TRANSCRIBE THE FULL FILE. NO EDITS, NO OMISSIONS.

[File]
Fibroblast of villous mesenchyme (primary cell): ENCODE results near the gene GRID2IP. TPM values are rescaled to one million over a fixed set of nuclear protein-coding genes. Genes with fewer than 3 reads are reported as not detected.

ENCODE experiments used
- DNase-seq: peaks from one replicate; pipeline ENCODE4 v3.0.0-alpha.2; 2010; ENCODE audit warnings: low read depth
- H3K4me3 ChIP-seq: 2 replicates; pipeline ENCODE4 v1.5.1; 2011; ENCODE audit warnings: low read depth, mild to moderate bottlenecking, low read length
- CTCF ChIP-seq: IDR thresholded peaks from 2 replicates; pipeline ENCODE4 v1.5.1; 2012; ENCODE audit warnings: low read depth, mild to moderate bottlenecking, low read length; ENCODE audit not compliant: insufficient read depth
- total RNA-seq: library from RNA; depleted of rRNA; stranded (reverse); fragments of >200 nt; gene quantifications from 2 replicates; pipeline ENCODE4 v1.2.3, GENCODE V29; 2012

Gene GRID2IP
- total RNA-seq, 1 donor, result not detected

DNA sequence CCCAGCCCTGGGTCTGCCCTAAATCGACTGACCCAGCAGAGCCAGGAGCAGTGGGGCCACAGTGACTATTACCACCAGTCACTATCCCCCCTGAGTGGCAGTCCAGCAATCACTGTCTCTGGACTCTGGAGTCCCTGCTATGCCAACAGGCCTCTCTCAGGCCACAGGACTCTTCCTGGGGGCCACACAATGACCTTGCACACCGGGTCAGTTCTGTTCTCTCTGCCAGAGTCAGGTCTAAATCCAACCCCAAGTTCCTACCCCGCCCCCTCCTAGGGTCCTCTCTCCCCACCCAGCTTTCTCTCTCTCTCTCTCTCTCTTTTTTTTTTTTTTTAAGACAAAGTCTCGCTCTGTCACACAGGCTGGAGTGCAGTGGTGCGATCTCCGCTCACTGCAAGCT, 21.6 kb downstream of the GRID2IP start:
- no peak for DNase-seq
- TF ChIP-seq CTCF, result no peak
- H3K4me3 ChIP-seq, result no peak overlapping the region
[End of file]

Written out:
Fibroblast of villous mesenchyme (primary cell): ENCODE results near the gene GRID2IP. TPM values are rescaled to one million over a fixed set of nuclear protein-coding genes. Genes with fewer than 3 reads are reported as not detected.

ENCODE experiments used
- DNase-seq: peaks from one replicate; pipeline ENCODE4 v3.0.0-alpha.2; 2010; ENCODE audit warnings: low read depth
- H3K4me3 ChIP-seq: 2 replicates; pipeline ENCODE4 v1.5.1; 2011; ENCODE audit warnings: low read depth, mild to moderate bottlenecking, low read length
- CTCF ChIP-seq: IDR thresholded peaks from 2 replicates; pipeline ENCODE4 v1.5.1; 2012; ENCODE audit warnings: low read depth, mild to moderate bottlenecking, low read length; ENCODE audit not compliant: insufficient read depth
- total RNA-seq: library from RNA; depleted of rRNA; stranded (reverse); fragments of >200 nt; gene quantifications from 2 replicates; pipeline ENCODE4 v1.2.3, GENCODE V29; 2012

Gene GRID2IP
- total RNA-seq, 1 donor, result not detected

DNA sequence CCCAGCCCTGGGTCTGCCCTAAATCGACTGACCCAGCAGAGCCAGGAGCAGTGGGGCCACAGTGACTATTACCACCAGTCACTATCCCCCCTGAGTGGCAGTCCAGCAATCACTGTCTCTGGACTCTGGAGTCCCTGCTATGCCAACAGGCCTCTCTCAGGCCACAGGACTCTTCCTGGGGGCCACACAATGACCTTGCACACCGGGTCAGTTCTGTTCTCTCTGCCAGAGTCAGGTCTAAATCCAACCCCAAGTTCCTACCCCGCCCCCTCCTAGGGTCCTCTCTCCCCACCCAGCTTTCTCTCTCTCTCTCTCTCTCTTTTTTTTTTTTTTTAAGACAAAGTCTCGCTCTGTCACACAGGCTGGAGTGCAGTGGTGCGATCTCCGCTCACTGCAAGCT, 21.6 kb downstream of the GRID2IP start:
- no peak for DNase-seq
- TF ChIP-seq CTCF, result no peak
- H3K4me3 ChIP-seq, result no peak overlapping the region